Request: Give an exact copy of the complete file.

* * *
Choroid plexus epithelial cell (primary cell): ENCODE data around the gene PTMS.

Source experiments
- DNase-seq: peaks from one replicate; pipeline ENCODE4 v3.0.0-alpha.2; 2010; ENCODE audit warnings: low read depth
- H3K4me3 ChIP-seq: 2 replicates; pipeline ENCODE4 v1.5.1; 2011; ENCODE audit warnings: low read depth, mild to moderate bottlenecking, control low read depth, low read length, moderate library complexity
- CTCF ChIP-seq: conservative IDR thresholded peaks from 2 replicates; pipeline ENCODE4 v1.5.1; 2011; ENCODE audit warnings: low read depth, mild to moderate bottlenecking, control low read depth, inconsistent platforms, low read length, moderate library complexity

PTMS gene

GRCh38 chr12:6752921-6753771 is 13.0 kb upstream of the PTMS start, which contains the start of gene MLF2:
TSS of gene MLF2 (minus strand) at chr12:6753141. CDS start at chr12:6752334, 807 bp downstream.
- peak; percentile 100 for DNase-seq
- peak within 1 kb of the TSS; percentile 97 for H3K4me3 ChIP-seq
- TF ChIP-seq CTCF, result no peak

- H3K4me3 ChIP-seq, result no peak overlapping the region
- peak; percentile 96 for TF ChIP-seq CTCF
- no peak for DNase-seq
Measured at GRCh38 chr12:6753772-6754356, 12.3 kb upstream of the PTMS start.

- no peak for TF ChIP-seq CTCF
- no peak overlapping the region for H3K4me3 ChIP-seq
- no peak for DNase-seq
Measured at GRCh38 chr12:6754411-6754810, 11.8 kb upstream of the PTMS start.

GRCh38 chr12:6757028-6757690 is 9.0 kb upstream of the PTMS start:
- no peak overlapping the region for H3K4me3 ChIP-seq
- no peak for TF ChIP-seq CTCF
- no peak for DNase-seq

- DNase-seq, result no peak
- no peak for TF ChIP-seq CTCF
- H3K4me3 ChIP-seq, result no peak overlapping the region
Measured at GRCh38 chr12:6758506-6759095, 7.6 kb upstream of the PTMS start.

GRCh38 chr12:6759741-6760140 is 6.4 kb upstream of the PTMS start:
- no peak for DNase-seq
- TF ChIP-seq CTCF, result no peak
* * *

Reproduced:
Choroid plexus epithelial cell (primary cell): ENCODE data around the gene PTMS.

Source experiments
- DNase-seq: peaks from one replicate; pipeline ENCODE4 v3.0.0-alpha.2; 2010; ENCODE audit warnings: low read depth
- H3K4me3 ChIP-seq: 2 replicates; pipeline ENCODE4 v1.5.1; 2011; ENCODE audit warnings: low read depth, mild to moderate bottlenecking, control low read depth, low read length, moderate library complexity
- CTCF ChIP-seq: conservative IDR thresholded peaks from 2 replicates; pipeline ENCODE4 v1.5.1; 2011; ENCODE audit warnings: low read depth, mild to moderate bottlenecking, control low read depth, inconsistent platforms, low read length, moderate library complexity

PTMS gene

GRCh38 chr12:6752921-6753771 is 13.0 kb upstream of the PTMS start, which contains the start of gene MLF2:
TSS of gene MLF2 (minus strand) at chr12:6753141. CDS start at chr12:6752334, 807 bp downstream.
- peak; percentile 100 for DNase-seq
- peak within 1 kb of the TSS; percentile 97 for H3K4me3 ChIP-seq
- TF ChIP-seq CTCF, result no peak

- H3K4me3 ChIP-seq, result no peak overlapping the region
- peak; percentile 96 for TF ChIP-seq CTCF
- no peak for DNase-seq
Measured at GRCh38 chr12:6753772-6754356, 12.3 kb upstream of the PTMS start.

- no peak for TF ChIP-seq CTCF
- no peak overlapping the region for H3K4me3 ChIP-seq
- no peak for DNase-seq
Measured at GRCh38 chr12:6754411-6754810, 11.8 kb upstream of the PTMS start.

GRCh38 chr12:6757028-6757690 is 9.0 kb upstream of the PTMS start:
- no peak overlapping the region for H3K4me3 ChIP-seq
- no peak for TF ChIP-seq CTCF
- no peak for DNase-seq

- DNase-seq, result no peak
- no peak for TF ChIP-seq CTCF
- H3K4me3 ChIP-seq, result no peak overlapping the region
Measured at GRCh38 chr12:6758506-6759095, 7.6 kb upstream of the PTMS start.

GRCh38 chr12:6759741-6760140 is 6.4 kb upstream of the PTMS start:
- no peak for DNase-seq
- TF ChIP-seq CTCF, result no peak